Tuesday, June 19, 2012

The Greatest of These Is Love

a few days ago during my early morning meditation, as i thought about the qualities of love, it struck me that the last quality that st. paul lists in 1 corinthians 13 is "love is eternal." suddenly i saw a connection between the eternal nature of love and the concept of resurrection, that is of the continuation of life after our present bodies fail. if the only permanence is God, this is the supreme characteristic of God: that love is eternal and permanent. as we give love to God, to ourselves, to each other, we participate in the eternal, in life that is unending.

i thought, too, of isaac watts' metrical version of Psalm 90, which begins, "Our God, our help in ages past." the stanzas that came to mind are these:

Before the hills in order stood,
Or earth received her frame,
From everlasting thou art God,
To endless years the same.

Time, like an ever-rolling stream,
Bears all its sons away;
They fly, forgotten, as a dream
Dies at the op'ning day.

the verses of the psalm, and watts' poetic interpretation of it, contrast the eternal nature of God with the impermanence of human life and all of creation. the psalmist speaks of the fragility of life, reminding us that countless humans have lived and died, most of them forgotten. even those who are remembered through the ages are like a fading dream, one that barely lingers in the historical consciousness. eventually those mythic figures will be lost to the collective memory. only the love that is God is permanent, in the sense of being unchanging.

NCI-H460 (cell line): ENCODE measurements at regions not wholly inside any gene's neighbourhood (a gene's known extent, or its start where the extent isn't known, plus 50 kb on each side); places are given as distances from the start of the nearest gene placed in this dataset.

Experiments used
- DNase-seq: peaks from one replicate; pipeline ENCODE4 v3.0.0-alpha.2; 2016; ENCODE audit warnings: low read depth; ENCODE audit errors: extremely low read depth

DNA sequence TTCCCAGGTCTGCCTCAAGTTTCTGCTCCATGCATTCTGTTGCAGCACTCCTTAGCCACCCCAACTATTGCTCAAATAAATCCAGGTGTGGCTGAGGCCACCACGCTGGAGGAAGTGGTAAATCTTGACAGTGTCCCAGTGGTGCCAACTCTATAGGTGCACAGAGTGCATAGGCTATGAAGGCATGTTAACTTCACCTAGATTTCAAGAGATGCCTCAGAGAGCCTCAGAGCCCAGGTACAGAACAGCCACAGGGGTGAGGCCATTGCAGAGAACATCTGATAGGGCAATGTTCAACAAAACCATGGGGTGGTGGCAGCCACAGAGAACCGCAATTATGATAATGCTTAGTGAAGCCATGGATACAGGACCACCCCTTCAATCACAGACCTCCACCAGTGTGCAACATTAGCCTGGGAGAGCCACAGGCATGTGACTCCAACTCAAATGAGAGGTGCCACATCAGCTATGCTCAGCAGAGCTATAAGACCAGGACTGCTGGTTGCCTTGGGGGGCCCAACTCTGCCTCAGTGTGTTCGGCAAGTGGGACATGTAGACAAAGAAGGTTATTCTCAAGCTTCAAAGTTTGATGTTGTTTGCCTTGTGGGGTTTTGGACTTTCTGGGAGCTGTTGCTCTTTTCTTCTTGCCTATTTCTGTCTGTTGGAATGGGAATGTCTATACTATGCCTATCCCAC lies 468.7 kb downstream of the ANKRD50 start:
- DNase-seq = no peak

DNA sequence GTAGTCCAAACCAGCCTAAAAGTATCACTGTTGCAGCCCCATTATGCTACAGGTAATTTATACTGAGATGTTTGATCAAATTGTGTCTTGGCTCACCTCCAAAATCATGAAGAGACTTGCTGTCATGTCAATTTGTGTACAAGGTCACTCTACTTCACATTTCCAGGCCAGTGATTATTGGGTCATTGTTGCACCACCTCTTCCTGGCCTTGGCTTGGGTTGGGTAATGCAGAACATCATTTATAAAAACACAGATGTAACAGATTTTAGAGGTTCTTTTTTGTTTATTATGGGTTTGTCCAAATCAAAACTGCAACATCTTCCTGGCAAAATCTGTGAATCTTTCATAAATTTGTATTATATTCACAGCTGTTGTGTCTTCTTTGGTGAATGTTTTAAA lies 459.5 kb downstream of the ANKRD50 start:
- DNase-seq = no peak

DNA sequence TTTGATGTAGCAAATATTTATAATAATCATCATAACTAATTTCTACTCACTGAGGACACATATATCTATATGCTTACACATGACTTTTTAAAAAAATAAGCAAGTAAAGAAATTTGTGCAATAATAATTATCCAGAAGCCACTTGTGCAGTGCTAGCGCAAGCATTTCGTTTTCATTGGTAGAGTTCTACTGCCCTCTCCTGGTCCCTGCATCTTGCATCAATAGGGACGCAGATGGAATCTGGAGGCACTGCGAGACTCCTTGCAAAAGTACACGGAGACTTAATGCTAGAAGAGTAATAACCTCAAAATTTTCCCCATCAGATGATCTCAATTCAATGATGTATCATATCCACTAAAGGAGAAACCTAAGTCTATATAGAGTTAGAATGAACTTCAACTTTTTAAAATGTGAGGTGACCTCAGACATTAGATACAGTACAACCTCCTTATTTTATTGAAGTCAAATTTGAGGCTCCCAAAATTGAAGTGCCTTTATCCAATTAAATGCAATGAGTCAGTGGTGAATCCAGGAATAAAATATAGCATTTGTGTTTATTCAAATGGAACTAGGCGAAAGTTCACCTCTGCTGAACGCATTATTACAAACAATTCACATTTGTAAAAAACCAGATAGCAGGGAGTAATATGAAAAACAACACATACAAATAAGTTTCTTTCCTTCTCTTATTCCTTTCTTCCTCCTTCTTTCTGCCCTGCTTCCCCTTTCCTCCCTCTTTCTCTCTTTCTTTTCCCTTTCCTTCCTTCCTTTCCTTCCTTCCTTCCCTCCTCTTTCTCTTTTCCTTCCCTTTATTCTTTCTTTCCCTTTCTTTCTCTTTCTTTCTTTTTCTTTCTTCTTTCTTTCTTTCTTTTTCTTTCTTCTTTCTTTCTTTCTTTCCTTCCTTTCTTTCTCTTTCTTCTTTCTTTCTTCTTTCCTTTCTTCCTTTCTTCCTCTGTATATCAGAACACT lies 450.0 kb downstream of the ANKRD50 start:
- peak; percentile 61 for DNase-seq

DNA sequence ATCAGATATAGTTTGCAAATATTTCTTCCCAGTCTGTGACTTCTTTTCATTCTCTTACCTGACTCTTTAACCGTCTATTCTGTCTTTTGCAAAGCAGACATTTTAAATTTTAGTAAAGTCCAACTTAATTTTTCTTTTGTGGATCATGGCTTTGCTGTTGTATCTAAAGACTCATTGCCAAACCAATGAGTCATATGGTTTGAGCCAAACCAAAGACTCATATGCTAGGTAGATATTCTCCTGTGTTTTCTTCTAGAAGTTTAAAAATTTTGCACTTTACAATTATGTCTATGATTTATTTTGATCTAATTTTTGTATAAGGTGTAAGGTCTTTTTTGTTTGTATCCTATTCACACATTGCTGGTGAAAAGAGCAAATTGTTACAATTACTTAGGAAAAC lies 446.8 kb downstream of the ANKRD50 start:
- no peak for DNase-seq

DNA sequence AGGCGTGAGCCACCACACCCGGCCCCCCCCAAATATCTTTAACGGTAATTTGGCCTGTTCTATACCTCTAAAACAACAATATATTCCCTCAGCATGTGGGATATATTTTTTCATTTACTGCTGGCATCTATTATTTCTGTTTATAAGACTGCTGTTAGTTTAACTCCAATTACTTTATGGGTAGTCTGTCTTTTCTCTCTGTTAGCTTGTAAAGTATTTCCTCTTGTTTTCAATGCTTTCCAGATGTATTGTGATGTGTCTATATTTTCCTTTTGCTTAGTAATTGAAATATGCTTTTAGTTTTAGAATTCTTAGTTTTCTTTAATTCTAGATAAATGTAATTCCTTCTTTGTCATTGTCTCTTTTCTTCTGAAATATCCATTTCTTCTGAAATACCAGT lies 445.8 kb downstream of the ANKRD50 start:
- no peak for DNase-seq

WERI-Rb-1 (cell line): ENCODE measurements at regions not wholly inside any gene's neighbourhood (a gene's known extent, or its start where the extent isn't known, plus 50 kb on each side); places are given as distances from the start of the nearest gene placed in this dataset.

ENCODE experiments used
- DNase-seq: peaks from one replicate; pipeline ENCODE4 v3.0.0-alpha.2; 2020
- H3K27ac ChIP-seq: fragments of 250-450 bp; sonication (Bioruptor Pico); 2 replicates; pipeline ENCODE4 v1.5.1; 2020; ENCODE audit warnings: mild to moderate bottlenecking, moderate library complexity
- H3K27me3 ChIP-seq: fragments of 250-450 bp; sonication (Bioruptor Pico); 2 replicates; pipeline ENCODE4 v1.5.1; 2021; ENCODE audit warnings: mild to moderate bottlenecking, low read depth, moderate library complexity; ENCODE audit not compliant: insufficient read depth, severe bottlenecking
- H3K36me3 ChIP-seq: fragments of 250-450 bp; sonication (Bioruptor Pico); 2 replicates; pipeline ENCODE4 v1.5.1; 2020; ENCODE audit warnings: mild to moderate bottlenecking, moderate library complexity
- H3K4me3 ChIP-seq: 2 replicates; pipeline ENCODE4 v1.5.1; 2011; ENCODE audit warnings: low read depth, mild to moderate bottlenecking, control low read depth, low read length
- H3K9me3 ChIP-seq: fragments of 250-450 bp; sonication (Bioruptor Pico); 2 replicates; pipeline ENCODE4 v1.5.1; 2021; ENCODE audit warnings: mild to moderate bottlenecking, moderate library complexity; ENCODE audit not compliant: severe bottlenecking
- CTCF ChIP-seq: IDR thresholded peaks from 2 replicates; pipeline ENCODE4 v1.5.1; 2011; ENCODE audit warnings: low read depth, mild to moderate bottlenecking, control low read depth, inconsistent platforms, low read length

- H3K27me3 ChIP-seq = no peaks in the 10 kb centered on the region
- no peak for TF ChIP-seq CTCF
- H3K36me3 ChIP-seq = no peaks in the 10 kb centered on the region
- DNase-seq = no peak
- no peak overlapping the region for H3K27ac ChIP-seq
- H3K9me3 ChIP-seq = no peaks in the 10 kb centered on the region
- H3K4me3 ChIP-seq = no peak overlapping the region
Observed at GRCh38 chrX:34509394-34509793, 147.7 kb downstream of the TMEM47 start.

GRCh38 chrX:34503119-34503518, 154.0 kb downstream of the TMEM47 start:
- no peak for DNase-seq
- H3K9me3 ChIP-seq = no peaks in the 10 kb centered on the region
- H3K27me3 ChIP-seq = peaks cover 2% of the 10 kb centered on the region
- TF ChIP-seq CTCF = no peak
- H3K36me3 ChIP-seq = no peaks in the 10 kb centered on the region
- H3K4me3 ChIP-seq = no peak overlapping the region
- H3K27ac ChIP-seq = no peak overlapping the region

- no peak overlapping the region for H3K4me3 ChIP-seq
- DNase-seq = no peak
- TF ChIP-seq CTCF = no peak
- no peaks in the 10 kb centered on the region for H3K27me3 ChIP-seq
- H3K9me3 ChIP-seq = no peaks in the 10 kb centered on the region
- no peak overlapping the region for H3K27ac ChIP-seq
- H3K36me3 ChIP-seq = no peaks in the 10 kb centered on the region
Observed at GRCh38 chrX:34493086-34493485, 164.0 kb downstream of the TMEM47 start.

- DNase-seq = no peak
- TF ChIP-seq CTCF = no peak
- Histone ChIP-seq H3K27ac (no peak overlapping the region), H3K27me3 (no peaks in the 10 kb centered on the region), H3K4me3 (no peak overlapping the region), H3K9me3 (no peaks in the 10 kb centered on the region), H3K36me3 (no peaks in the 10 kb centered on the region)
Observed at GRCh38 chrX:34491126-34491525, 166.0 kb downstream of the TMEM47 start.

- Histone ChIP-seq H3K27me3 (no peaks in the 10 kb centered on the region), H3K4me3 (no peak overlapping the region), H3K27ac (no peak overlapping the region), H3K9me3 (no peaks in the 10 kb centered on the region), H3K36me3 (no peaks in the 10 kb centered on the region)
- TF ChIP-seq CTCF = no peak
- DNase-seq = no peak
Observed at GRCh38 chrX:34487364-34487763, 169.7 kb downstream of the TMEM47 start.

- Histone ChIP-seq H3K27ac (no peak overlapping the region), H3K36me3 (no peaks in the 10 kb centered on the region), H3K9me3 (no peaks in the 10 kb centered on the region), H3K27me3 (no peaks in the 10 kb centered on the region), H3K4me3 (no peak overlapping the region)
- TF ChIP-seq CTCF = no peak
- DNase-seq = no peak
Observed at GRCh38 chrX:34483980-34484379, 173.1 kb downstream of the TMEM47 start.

"as long as life endures," to borrow another of watts' phrases, our greatest good is to participate in the eternal that is love. in so doing, we share with God the power of eternity. my prayer for myself and for you is that we will love as fully as we can, refraining from hate, greed, and envy, eschewing the quest for riches and power, in favor of experiencing the divine.

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